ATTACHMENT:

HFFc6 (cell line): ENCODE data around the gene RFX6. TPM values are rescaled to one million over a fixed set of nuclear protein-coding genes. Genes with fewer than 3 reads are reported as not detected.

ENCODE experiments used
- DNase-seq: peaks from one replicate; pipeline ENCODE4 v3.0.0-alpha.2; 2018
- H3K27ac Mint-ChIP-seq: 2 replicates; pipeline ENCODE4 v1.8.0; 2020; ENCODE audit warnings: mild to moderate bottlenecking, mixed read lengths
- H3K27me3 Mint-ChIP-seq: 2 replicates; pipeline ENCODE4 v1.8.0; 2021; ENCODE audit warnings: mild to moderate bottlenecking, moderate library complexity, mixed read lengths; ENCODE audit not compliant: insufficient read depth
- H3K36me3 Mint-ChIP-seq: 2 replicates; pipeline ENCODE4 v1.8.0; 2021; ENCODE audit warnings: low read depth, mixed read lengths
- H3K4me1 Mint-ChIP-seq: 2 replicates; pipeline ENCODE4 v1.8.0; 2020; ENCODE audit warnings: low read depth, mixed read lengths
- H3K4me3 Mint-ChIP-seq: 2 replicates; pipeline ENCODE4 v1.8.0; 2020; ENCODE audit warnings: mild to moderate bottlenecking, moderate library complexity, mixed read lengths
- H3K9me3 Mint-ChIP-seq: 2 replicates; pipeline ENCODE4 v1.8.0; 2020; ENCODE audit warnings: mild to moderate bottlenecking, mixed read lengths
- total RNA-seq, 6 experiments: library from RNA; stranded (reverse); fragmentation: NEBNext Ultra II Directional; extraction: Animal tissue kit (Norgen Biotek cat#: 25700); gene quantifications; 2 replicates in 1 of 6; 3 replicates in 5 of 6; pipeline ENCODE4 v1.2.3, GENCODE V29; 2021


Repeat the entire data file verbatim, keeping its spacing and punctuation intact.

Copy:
HFFc6 (cell line): ENCODE data around the gene RFX6. TPM values are rescaled to one million over a fixed set of nuclear protein-coding genes. Genes with fewer than 3 reads are reported as not detected.

ENCODE experiments used
- DNase-seq: peaks from one replicate; pipeline ENCODE4 v3.0.0-alpha.2; 2018
- H3K27ac Mint-ChIP-seq: 2 replicates; pipeline ENCODE4 v1.8.0; 2020; ENCODE audit warnings: mild to moderate bottlenecking, mixed read lengths
- H3K27me3 Mint-ChIP-seq: 2 replicates; pipeline ENCODE4 v1.8.0; 2021; ENCODE audit warnings: mild to moderate bottlenecking, moderate library complexity, mixed read lengths; ENCODE audit not compliant: insufficient read depth
- H3K36me3 Mint-ChIP-seq: 2 replicates; pipeline ENCODE4 v1.8.0; 2021; ENCODE audit warnings: low read depth, mixed read lengths
- H3K4me1 Mint-ChIP-seq: 2 replicates; pipeline ENCODE4 v1.8.0; 2020; ENCODE audit warnings: low read depth, mixed read lengths
- H3K4me3 Mint-ChIP-seq: 2 replicates; pipeline ENCODE4 v1.8.0; 2020; ENCODE audit warnings: mild to moderate bottlenecking, moderate library complexity, mixed read lengths
- H3K9me3 Mint-ChIP-seq: 2 replicates; pipeline ENCODE4 v1.8.0; 2020; ENCODE audit warnings: mild to moderate bottlenecking, mixed read lengths
- total RNA-seq, 6 experiments: library from RNA; stranded (reverse); fragmentation: NEBNext Ultra II Directional; extraction: Animal tissue kit (Norgen Biotek cat#: 25700); gene quantifications; 2 replicates in 1 of 6; 3 replicates in 5 of 6; pipeline ENCODE4 v1.2.3, GENCODE V29; 2021